Culture

I happily avoid the parking space office politics

 

I don’t drive. Happily so. I don’t really plan on ever learning to drive.   Happily so.   In my last New York office, more than 50% of the staff didn’t own a car, and/or didn’t have a driver’s license. We were at peace and in bliss.  As such, I didn’t really know about parking space politics.  Happily so. Sure, I have seen numerous movies where parking spaces were considered a major company perk.   To me, a lifetime supply of NYC pizza would be an awesome perk.  A way more awesome perk than a parking space.   But to each his or her own.

 

Now that I am in California, I have come to see the craziness around parking space politics.  Did you know that in Los Angeles, according to the LA Times, 40% more land is reserved for parking than for the entire roadway system here.   I look at parking spaces and see waste of land and blight. But apparently, in LA, that’s just me. But back to parking space politics.

 

First off, who qualifies for the best spots?   Most places land on giving the top level executives the nicest spots. However, that is defined. But even within the best spots, where you land in those is a comedic dance. A few weeks ago, a new person started at this office and a top level administrator chastised the parking coordinator for placing this new employee next to him. He wanted to be clear that she was not taking his place in the administration. Thus, she was moved further back.  I laughed mightily hard at this conversation as it all seemed so petty. But the struggle is real. Who you get to park next to apparently says something about your place on the ladder.  Listen to how that is worded. Who you get to park next to. Who cares who you park next to? I most certainly do not. Meanwhile, I am an anomaly as I don’t drive. So, I represent a mystery to many. And, happily so.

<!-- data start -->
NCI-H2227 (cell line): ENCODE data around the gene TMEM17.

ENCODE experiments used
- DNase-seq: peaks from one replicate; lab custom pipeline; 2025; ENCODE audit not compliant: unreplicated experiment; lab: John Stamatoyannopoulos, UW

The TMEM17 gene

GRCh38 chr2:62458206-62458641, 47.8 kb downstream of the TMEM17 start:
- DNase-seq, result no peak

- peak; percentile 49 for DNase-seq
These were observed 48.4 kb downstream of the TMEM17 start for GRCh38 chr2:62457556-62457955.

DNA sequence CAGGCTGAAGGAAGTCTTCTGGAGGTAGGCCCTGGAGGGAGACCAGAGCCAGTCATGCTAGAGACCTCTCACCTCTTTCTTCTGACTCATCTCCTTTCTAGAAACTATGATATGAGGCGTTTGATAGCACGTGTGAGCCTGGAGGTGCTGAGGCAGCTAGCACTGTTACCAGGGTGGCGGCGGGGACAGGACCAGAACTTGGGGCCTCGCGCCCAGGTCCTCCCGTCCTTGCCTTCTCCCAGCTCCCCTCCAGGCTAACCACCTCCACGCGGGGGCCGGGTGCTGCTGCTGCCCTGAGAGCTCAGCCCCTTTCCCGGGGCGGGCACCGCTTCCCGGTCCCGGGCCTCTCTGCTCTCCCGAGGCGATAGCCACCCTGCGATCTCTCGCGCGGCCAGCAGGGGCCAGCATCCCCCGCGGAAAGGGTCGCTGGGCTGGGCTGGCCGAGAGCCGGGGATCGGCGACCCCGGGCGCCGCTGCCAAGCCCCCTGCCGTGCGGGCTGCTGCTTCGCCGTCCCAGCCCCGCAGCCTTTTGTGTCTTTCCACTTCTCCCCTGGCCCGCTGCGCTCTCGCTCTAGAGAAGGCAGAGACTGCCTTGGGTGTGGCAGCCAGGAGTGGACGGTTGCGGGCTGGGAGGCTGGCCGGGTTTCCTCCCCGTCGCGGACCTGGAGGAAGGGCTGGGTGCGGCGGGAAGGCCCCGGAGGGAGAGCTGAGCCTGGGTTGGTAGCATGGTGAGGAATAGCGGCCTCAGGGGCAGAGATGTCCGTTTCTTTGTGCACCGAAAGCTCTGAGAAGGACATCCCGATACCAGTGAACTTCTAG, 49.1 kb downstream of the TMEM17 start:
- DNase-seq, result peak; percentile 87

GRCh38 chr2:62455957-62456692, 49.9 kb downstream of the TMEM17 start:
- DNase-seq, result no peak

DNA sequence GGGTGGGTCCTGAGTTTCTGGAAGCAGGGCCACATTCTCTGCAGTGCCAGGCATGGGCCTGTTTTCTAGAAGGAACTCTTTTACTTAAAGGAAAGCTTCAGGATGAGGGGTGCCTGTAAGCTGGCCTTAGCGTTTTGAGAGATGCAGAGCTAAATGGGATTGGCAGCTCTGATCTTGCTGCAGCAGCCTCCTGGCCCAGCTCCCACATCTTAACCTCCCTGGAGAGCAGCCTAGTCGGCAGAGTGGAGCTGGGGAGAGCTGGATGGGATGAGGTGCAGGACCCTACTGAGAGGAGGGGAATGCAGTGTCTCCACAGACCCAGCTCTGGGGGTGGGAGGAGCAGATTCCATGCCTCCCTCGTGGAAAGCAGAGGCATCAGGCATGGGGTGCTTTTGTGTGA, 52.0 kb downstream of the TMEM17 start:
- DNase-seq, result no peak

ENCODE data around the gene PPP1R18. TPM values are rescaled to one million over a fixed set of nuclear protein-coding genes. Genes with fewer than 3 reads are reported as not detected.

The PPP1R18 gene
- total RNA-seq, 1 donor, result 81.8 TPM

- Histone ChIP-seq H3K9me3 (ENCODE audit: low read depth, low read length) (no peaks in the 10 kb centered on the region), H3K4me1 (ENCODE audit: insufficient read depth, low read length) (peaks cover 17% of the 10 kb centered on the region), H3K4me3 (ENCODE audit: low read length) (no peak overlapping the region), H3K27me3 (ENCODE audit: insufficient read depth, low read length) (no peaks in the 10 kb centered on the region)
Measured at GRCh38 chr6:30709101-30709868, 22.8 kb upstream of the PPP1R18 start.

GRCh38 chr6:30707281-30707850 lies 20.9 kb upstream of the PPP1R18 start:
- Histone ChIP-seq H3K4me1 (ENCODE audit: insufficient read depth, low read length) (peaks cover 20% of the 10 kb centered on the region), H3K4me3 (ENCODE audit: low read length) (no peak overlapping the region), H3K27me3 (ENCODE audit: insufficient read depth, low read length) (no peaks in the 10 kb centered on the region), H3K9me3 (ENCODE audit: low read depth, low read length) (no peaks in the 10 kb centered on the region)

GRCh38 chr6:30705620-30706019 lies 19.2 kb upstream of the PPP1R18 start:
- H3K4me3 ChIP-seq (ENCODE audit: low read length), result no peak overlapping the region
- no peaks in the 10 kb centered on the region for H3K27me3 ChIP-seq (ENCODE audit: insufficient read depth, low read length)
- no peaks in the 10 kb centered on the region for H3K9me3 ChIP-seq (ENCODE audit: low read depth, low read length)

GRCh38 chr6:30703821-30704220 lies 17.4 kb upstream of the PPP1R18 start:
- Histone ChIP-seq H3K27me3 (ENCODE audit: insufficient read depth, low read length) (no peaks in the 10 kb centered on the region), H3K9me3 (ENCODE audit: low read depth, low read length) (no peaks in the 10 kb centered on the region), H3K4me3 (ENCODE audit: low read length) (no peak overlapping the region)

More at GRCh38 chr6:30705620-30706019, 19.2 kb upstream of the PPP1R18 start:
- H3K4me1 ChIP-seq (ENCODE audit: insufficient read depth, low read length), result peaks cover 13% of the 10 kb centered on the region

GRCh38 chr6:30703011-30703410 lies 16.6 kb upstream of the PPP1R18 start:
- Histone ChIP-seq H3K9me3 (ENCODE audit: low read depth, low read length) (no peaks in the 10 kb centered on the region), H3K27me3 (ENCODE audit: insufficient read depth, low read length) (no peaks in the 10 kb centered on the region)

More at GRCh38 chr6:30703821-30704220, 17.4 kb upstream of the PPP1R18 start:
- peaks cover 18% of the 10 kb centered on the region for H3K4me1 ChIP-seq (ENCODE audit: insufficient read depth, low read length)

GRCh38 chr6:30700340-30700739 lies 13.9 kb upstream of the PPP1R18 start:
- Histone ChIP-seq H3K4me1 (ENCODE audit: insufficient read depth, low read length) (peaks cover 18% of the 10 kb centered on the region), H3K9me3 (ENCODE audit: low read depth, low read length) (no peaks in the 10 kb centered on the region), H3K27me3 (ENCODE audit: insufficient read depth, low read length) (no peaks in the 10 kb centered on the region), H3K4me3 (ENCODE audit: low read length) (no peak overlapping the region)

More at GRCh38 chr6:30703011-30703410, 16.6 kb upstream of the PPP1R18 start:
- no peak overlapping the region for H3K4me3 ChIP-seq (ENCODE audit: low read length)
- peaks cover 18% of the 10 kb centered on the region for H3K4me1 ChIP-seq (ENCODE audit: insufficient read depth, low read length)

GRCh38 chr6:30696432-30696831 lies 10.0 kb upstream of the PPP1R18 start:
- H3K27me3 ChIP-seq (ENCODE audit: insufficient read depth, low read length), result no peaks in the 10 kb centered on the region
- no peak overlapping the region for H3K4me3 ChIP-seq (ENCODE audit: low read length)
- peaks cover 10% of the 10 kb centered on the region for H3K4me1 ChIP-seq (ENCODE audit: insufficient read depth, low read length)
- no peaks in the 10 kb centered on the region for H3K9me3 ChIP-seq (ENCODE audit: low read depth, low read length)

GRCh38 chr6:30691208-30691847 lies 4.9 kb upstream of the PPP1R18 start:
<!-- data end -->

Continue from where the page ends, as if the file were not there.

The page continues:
Another funny aspect of the workplace parking situation is that individuals use the parking lot to “spy” on others. They look to see who is working and who is out all the time.  Again, I am an anomaly.   Happily so.  They also look to see who spends all their salary on a car, who cleans their car, and who may be a bad driver (based on dents).  I have been privy to these conversations that seek to analyze someone by their car and parking patterns.  Sure, I analyze people’s level of openness to new experiences by what they eat. I suppose it all is what it is.

 

There are so many things in life to worry about that I am happy to not have to worry about a parking space. A New York  way of life can actually be simpler. Go figure.

2 replies »

  1. Sad but true. My office has assigned parking. But according to program not status. Those workers who have to run out on emergencies or pick up foster kids up front
    ..those whose jobs keeps them in building all day in back.

    Like

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